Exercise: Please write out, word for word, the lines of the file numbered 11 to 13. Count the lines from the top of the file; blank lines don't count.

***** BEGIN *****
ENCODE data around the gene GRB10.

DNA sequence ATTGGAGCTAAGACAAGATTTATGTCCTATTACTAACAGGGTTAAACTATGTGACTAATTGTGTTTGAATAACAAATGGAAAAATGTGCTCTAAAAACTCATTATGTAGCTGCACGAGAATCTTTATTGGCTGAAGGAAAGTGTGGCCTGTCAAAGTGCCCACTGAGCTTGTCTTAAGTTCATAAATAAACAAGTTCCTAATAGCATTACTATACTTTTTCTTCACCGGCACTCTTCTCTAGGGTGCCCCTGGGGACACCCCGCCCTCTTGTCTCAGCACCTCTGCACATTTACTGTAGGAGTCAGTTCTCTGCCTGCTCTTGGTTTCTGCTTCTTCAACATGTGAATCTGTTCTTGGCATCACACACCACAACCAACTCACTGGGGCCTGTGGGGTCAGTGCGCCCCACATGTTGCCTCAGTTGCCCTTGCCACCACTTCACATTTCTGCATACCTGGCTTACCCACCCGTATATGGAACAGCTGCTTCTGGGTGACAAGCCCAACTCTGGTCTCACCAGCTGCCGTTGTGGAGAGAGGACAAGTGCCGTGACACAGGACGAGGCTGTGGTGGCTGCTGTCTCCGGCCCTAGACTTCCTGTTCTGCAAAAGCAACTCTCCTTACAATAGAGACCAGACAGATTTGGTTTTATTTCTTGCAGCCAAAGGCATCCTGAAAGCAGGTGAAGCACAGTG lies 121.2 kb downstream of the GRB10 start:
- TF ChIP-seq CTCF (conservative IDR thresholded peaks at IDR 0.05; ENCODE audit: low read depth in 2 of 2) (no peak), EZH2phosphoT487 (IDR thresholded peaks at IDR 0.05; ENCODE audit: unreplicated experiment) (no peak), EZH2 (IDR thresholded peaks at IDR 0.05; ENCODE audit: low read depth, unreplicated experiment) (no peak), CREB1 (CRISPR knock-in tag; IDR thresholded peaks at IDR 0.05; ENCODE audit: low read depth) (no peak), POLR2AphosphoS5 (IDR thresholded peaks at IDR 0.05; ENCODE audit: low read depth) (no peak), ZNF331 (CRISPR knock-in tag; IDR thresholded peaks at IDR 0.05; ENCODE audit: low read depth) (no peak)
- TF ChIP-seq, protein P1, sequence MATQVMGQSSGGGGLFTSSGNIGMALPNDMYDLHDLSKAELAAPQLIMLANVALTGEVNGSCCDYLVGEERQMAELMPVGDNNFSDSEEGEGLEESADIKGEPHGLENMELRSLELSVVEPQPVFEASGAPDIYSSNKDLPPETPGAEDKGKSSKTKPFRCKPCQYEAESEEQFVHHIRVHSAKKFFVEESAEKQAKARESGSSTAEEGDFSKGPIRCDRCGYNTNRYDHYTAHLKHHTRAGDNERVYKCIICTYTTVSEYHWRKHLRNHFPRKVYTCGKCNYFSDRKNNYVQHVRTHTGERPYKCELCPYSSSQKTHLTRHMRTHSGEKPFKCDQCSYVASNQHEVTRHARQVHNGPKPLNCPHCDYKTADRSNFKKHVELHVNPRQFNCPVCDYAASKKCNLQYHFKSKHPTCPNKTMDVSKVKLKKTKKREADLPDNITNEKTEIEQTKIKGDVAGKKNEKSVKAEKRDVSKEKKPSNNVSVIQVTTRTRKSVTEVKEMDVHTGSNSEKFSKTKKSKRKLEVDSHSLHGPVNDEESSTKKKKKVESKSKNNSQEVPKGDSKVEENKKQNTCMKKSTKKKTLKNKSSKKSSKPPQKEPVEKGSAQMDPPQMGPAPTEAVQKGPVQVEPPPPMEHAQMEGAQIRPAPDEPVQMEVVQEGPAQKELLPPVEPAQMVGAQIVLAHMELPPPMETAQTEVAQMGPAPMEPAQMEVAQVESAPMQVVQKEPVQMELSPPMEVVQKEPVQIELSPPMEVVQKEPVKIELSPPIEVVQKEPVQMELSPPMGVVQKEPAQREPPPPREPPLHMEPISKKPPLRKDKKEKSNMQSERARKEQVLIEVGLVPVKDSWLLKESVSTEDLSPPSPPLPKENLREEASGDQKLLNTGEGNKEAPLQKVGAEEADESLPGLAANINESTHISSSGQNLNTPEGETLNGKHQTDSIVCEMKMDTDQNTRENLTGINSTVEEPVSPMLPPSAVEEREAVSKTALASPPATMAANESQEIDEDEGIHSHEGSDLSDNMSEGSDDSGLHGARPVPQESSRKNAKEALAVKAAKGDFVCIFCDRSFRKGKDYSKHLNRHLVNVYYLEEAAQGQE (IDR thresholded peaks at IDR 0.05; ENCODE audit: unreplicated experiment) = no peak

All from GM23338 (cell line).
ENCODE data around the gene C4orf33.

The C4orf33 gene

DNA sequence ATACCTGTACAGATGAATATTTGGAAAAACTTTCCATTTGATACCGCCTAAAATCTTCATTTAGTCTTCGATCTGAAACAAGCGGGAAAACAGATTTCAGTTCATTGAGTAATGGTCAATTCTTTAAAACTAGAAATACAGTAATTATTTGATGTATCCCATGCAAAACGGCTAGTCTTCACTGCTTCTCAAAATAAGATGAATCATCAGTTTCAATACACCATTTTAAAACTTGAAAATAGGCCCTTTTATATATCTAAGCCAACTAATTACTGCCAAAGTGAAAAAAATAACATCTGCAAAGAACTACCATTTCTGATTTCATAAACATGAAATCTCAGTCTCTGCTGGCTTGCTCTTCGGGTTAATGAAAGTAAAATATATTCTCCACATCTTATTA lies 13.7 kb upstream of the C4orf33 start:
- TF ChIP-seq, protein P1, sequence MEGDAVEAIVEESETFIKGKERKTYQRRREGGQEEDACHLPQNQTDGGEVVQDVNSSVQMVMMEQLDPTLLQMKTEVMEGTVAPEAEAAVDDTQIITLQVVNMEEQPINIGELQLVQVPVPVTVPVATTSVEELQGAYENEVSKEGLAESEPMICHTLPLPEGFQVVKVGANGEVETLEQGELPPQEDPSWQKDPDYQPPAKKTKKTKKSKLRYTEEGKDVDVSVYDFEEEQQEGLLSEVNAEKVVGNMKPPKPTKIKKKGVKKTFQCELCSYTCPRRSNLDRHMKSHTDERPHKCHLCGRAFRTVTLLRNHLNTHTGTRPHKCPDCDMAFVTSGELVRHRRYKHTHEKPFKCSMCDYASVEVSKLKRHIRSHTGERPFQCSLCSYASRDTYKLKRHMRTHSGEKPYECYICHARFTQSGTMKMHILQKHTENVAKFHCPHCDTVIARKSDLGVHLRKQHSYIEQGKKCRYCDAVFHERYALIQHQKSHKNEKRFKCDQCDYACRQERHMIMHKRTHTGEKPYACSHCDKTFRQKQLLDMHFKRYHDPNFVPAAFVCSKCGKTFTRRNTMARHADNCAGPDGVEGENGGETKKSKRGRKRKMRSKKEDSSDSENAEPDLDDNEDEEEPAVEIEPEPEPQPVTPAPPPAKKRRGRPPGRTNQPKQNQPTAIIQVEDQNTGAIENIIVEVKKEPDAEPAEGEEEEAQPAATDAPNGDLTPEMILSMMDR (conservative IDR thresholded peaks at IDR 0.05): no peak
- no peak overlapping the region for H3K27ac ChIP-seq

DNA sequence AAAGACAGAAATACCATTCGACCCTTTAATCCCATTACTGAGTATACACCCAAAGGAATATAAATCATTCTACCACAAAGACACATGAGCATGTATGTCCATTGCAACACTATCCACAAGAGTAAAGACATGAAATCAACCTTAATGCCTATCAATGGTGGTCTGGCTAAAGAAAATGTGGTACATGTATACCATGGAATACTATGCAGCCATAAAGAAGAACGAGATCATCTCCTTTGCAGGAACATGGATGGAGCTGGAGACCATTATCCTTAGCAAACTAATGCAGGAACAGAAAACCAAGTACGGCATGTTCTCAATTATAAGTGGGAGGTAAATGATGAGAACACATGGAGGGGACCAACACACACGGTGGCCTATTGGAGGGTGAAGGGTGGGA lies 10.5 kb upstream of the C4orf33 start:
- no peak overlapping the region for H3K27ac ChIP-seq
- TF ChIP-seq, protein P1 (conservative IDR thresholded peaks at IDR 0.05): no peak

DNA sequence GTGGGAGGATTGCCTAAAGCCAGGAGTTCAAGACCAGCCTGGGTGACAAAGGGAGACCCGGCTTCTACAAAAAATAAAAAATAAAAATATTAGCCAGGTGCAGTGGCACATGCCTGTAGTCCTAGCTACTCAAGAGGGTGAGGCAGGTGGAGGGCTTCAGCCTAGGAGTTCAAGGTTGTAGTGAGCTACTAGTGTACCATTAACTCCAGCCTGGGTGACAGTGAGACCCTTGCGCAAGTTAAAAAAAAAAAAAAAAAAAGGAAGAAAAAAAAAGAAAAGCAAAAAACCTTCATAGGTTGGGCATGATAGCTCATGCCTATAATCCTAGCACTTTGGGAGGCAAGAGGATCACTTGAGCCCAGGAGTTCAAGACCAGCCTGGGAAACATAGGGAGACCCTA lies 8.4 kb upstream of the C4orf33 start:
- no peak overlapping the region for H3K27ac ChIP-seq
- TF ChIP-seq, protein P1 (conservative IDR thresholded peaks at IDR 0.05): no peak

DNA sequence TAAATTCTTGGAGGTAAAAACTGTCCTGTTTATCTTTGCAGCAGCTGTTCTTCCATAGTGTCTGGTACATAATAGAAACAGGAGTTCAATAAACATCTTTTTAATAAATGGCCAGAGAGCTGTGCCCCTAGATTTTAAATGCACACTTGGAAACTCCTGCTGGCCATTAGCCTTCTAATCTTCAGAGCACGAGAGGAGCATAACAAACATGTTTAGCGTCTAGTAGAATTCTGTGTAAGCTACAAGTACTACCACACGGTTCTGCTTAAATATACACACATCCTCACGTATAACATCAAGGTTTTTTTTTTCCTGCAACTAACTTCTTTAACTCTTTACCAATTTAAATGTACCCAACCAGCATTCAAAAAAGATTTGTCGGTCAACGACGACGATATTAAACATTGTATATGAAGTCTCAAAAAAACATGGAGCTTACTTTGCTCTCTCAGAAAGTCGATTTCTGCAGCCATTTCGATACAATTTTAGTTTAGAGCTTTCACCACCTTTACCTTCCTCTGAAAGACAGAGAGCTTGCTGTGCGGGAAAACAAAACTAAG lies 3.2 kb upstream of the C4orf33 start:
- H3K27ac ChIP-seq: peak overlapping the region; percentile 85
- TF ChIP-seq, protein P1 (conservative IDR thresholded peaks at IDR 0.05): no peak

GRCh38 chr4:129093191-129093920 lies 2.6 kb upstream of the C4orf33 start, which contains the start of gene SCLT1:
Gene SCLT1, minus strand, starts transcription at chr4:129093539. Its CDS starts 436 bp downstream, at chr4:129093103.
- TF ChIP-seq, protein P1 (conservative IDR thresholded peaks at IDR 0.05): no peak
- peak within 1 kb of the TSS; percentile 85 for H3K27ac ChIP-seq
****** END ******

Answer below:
DNA sequence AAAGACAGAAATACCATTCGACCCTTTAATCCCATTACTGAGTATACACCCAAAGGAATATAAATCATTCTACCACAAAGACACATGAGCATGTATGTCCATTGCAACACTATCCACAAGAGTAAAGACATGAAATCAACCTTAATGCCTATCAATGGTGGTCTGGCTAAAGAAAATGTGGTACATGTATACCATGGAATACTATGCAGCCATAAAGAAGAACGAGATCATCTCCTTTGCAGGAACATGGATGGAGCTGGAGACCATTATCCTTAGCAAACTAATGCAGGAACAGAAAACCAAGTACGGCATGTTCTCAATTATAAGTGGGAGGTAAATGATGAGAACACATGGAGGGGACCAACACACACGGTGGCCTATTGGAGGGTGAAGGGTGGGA lies 10.5 kb upstream of the C4orf33 start:
- no peak overlapping the region for H3K27ac ChIP-seq
- TF ChIP-seq, protein P1 (conservative IDR thresholded peaks at IDR 0.05): no peak